A hard shell, long legs, a bad reputation.
Know what I’m talking about?
It’s the wood tick (Dermacentor variabilis), or American dog tick!
More than a dozen tick species can be found throughout Iowa, but the most common is the wood tick. Iowa State University Extension & Outreach has a great publication on wood ticks, blacklegged ticks and deer ticks here.
The wood tick is called a hard-tick, because it has a type of shell on its back to protect it. If you’ve ever tried to kill one, you know exactly what I mean.
Wood ticks are found throughout the state of Iowa, in every county, from late March through August. They are about an eighth-inch in size, up to a half-inch when engorged with blood.
Where are wood ticks found?
Perhaps the American dog tick name makes more sense, because wood ticks are found in areas with little or no tree cover, typically. They usually live in tall grasses and low bushes where they will feed on wildlife hosts such as raccoons, skunks, opossums and coyotes. They also commonly attack humans.
Do all wood ticks feed on blood?
Male wood ticks do feed on blood, but they will not become engorged. Female ticks will continue to feed until engorged, and males will actually breed with a female while she is feeding. It can take a week or more for her to become engorged with blood before she drops off of the host and lays more than 4,000 eggs before dying.
Ticks can live for up to two years if left undisturbed.
How do ticks find a host?
Ticks can detect a mammal by odor, body heat, moisture and vibrations. Some species of ticks can even recognize shadows or wait by well-used paths for a host to walk by.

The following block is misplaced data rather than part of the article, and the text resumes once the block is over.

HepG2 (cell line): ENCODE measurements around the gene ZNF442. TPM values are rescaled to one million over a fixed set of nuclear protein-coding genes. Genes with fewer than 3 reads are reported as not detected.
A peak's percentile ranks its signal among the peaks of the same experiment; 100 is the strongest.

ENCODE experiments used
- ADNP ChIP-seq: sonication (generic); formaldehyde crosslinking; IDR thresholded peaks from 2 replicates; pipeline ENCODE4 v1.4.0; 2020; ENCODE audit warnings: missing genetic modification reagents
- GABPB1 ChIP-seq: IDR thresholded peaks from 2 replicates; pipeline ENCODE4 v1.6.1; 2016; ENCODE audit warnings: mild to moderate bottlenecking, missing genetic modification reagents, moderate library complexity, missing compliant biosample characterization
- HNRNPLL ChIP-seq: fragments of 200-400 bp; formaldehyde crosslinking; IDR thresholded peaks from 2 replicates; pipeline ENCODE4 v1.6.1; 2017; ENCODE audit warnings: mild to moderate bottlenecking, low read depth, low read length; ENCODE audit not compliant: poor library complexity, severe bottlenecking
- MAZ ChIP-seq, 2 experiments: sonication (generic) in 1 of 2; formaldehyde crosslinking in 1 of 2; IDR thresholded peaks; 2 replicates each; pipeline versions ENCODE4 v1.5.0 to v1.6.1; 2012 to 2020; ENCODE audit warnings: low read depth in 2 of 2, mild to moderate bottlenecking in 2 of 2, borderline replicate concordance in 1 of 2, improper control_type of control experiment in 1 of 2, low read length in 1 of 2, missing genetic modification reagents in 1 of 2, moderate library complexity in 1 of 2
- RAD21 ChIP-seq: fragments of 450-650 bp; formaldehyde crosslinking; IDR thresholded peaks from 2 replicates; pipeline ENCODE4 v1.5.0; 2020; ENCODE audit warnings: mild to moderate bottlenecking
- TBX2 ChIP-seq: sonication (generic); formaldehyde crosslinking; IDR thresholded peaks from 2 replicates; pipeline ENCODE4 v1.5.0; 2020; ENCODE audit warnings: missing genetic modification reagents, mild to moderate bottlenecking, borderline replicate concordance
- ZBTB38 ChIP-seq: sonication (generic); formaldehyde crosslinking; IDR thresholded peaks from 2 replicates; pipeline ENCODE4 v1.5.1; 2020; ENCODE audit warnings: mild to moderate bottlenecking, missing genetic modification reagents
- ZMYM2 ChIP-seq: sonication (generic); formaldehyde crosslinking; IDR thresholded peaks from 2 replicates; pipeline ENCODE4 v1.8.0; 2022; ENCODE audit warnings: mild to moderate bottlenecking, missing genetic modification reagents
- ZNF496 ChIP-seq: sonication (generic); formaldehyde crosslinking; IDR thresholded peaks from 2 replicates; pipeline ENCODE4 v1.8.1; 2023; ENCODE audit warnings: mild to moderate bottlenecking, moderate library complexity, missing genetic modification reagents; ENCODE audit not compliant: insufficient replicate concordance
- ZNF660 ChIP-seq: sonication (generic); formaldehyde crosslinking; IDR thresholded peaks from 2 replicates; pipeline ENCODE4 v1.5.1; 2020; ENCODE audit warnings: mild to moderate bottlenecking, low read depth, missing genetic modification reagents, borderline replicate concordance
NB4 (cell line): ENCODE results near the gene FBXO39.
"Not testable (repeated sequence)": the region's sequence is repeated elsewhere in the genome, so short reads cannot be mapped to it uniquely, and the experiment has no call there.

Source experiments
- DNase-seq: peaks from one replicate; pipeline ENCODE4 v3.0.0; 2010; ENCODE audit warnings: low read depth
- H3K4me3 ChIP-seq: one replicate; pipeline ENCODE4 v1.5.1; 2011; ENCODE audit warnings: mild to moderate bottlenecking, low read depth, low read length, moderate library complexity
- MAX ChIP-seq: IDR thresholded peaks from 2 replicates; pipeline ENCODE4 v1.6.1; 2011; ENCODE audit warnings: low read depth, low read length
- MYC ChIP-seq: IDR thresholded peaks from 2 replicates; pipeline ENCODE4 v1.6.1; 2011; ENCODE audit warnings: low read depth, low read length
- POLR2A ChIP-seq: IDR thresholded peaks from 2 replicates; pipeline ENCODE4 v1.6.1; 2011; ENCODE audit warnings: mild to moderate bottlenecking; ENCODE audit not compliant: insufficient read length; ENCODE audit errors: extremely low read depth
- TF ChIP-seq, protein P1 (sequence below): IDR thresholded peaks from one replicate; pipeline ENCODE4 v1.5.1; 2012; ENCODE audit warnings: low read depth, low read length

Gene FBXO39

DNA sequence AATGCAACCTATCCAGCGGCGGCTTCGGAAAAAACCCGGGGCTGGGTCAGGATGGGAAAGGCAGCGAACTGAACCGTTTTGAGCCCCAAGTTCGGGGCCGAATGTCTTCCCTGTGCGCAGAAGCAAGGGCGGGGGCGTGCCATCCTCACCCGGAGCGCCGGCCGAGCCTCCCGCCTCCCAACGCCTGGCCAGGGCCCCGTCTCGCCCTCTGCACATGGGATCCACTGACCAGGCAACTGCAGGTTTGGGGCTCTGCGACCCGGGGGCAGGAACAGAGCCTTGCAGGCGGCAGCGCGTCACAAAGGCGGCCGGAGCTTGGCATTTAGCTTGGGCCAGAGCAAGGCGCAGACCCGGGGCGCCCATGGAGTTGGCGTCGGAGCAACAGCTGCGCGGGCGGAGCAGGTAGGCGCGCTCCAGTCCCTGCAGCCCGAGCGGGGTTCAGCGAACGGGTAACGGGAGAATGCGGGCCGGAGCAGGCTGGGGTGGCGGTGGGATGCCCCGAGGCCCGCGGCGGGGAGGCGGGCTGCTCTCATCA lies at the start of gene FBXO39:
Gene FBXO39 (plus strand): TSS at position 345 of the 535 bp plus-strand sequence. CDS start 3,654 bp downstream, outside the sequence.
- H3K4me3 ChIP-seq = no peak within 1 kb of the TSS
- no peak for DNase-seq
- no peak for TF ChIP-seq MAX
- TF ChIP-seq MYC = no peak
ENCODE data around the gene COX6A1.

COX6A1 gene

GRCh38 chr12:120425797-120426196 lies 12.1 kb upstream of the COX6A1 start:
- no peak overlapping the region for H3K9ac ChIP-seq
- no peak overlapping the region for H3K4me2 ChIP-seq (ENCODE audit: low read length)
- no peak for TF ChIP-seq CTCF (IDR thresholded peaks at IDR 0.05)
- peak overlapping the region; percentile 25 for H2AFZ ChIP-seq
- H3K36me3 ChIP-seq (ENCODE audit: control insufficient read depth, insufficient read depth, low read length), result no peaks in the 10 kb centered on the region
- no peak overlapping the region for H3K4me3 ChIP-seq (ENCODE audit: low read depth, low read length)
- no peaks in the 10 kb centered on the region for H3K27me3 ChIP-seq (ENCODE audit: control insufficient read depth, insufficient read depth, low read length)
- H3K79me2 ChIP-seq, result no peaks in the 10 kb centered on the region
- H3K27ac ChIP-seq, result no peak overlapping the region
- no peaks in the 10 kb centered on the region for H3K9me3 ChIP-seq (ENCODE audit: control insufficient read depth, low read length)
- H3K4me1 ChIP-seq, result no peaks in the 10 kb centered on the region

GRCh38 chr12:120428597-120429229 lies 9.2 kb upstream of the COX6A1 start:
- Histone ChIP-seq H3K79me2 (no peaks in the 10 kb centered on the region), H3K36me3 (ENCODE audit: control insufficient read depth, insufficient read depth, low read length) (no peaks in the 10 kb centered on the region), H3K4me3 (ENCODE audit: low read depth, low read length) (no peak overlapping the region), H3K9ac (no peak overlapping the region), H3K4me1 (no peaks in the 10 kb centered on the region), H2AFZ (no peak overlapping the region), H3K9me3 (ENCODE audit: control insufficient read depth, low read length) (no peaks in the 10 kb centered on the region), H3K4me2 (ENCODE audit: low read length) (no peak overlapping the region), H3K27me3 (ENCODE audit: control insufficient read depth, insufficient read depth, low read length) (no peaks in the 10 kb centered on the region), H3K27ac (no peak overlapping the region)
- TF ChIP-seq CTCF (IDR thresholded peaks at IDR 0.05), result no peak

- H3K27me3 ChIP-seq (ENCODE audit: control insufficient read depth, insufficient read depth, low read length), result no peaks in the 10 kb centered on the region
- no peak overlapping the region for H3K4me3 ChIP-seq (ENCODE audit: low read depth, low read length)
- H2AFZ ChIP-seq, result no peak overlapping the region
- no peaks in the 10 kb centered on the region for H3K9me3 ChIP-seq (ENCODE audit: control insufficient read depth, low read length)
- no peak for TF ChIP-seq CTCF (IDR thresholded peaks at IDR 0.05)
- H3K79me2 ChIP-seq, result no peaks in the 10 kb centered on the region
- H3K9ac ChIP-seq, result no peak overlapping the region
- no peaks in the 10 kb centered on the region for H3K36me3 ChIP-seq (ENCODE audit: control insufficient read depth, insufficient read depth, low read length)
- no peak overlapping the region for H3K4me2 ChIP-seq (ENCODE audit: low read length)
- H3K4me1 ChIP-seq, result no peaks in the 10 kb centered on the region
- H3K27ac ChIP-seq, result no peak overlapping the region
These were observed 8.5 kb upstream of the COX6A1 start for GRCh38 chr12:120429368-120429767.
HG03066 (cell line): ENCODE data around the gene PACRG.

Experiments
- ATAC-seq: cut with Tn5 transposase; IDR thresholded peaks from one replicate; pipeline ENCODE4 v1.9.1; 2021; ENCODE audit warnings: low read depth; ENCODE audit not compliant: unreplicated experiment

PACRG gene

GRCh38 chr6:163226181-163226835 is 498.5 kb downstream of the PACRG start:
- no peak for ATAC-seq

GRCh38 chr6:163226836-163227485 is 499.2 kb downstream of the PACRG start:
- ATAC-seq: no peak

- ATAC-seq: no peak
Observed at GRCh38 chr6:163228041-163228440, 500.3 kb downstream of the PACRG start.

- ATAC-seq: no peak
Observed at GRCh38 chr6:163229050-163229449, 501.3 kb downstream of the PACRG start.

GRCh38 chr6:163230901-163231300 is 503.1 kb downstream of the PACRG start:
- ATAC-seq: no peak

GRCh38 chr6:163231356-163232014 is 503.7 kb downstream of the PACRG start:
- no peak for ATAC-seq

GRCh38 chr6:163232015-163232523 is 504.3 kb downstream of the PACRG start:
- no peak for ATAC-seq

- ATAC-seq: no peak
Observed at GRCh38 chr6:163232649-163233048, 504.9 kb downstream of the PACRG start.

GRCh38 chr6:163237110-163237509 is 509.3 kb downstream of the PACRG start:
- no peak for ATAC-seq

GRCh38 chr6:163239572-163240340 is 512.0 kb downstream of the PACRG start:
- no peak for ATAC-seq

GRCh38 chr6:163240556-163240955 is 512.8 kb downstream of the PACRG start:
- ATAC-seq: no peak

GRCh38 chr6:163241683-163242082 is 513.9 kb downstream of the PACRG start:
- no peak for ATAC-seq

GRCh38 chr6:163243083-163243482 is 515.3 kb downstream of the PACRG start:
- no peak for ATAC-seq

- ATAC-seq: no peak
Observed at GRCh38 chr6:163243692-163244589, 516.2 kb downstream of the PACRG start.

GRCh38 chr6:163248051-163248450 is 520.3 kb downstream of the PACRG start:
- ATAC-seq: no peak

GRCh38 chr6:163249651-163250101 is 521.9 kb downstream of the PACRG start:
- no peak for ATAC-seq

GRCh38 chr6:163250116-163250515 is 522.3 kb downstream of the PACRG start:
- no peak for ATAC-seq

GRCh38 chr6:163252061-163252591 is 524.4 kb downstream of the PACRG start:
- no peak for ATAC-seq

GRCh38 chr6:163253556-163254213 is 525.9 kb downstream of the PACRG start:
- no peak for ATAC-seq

It may seem like ticks can fly or jump, but they can’t. Instead, they will wait on the tips of grasses or leaves with their third or fourth pair of legs holding on and will reach out with their first pair of legs in a position called “questing.” When a host brushes past, it will climb on.
The tick may attach right away, or it may walk around the host looking for a place with thin skin.
Do wood ticks carry disease?
People don’t like ticks for a variety of reasons, including that they will feed on blood, but they are also known to carry disease. Wood ticks can carry a bacteria, Rickettsia rickettsii, which can cause Rocky Mountain spotted fever. However, that disease is rare. They can also transmit a bacteria that causes rabbit fever or can cause paralysis if a female has been attached for days and not found. That paralysis will disappear with the tick’s removal.
The wood tick is not known to carry Lyme disease.
How do I prevent ticks from getting on me?
If you want to keep ticks away, there are some keys prevention methods:
- Wear long-sleeves and pants. Tuck your pant legs into your socks or wrap duct tape around the open space where your pants meet your boots.
- Wear light-colored clothing so you can see ticks better if they land on you.
- Use a tick-specific repellant or permethrin-containing repellants on your clothes. Don’t use permethrin directly on skin.
- Perform tick checks on yourself and family members when you’ve been in wild areas.
If you do have a tick attached to you, carefully remove it with tweezers, making sure to grab its mouthparts where they enter the skin. Clean and disinfect the wound site.